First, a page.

Open Book Toronto: Do you think that an ekphrastic poem needs to be absorbed together with the artwork that inspired it in order to be fully appreciated?
Ruth Roach Pierson: Human curiosity being as compelling as it is, I conjecture that many readers want to see the work of art that has inspired the ekphrastic poem. To satisfy this curiosity in this day and age usually involves looking up a reproduction of the painting or photograph or piece of sculpture in an art book or on the web. But seeing such a reproduction is often disappointing, certainly much less satisfying than being able to gaze directly on the objet d’art, something possible for only a small minority of people with enough time and money to travel to distant art museums. But even then I’m not convinced the visceral understanding and emotive resonance of the poem are necessarily enhanced by seeing the work of art.
Perhaps in some cases, it is helpful to have an understanding of the spatial relations between and among the images in the work. But does one need to have run a finger over lichen-covered bark or heard the roar of a cataract in order to be moved by a poem responding to and invoking such images? I hope my Nevelson poem elicits an emotional response regardless of whether its reader has seen the sculpture. And it is possible someone who has read the poem and then sees the sculpture might exclaim: “I don’t at all see what she has seen!” On the other hand, at the AGO’s ekphrastic readings organized by Kelley Aitken, the audiences seemed to have enjoyed hearing the poem read in proximity to the painting or photograph or piece of sculpture. For many, it did move them to look much more closely at the work of art.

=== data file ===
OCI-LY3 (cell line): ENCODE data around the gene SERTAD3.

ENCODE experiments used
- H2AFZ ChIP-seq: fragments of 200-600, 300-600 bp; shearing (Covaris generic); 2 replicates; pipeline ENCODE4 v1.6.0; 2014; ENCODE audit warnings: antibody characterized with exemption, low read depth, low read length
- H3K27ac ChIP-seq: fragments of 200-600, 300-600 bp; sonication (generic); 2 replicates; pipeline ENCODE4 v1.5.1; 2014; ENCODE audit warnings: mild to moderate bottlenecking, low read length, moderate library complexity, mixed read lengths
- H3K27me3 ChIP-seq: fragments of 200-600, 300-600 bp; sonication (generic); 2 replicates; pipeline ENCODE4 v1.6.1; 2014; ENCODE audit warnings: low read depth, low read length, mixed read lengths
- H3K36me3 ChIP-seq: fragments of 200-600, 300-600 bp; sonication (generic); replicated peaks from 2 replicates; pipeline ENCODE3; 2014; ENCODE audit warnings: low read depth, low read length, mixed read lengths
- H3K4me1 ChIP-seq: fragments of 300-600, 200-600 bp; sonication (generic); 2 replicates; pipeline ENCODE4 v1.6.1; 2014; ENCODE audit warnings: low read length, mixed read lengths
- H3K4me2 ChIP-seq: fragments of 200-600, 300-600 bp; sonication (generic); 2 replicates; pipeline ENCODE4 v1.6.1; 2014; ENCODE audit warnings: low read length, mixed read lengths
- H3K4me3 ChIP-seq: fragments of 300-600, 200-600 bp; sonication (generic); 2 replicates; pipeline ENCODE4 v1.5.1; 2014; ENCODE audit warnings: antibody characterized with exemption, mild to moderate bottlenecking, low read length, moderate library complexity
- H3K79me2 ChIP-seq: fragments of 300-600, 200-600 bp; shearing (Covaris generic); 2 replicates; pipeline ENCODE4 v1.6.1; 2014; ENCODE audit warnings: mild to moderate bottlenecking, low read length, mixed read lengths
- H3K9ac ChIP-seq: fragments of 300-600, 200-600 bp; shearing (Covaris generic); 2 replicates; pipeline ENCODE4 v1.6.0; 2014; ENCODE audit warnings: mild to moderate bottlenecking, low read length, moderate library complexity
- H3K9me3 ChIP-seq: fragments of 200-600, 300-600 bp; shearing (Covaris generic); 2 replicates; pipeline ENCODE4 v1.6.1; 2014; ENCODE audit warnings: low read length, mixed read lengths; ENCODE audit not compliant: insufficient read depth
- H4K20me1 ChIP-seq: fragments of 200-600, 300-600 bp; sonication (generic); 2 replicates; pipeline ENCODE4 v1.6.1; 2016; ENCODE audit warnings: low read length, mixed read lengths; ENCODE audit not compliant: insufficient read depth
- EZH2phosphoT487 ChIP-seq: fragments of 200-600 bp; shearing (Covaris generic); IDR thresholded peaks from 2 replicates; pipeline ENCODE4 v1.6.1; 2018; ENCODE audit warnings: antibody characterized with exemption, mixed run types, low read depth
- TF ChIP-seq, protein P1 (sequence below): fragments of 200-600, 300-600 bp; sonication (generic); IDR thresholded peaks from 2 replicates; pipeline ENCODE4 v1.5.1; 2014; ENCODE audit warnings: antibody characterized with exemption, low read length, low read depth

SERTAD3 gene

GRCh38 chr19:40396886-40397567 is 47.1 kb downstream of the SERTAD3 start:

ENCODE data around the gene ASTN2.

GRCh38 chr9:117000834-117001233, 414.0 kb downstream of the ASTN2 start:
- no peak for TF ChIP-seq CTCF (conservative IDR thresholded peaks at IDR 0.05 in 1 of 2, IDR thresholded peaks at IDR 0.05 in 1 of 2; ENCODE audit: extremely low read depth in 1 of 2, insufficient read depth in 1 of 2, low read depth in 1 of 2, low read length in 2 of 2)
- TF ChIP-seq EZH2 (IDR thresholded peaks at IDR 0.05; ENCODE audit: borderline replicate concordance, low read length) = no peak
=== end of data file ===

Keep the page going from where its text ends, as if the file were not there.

- Ruth Roach Pierson, discussing all things ekphrastic with Open Book Toronto. You can read the whole interview here, as well as interviews on the same subject from Aislinn Hunter and David O'Meara.
If you're in Vancouver and want to take in some hot ekphrastic action this weekend, a number of poets (including me!) will be reading poems inspired by an exhibit of photos from Ghana. The fun kicks off this Sunday night, right after the Super Bowl! It's like the Lingerie Bowl at half time, only it's after the game and absolutely nothing like the Lingerie Bowl. It's the Super Bowl of graphic, often dramatic descriptions of visual works of art! (Thanks, Wikipedia).
The reading will be in the gallery itself, so you'll be able to run your hands over the lichen-covered bark (metaphorically, people - don't smudge the glass), and find out if that impacts how you interpret the poems and/or the photos.
Here are the details:
Word Whips: Inspired by "Kumra, my Child"
Sunday, February 6th, 7:00 - 9:00 PM
Sidney and Gertrude Zack Gallery
Jewish Community Centre of British Columbia
950 W 41st Ave, Vancouver
Featuring: Daniela Elza, Fran Bourassa, myself and more!
$5 suggested donation (all proceeds to school projects in Ghana)
I hope to see you there. And if not there, at one of the bazillion other readings this month.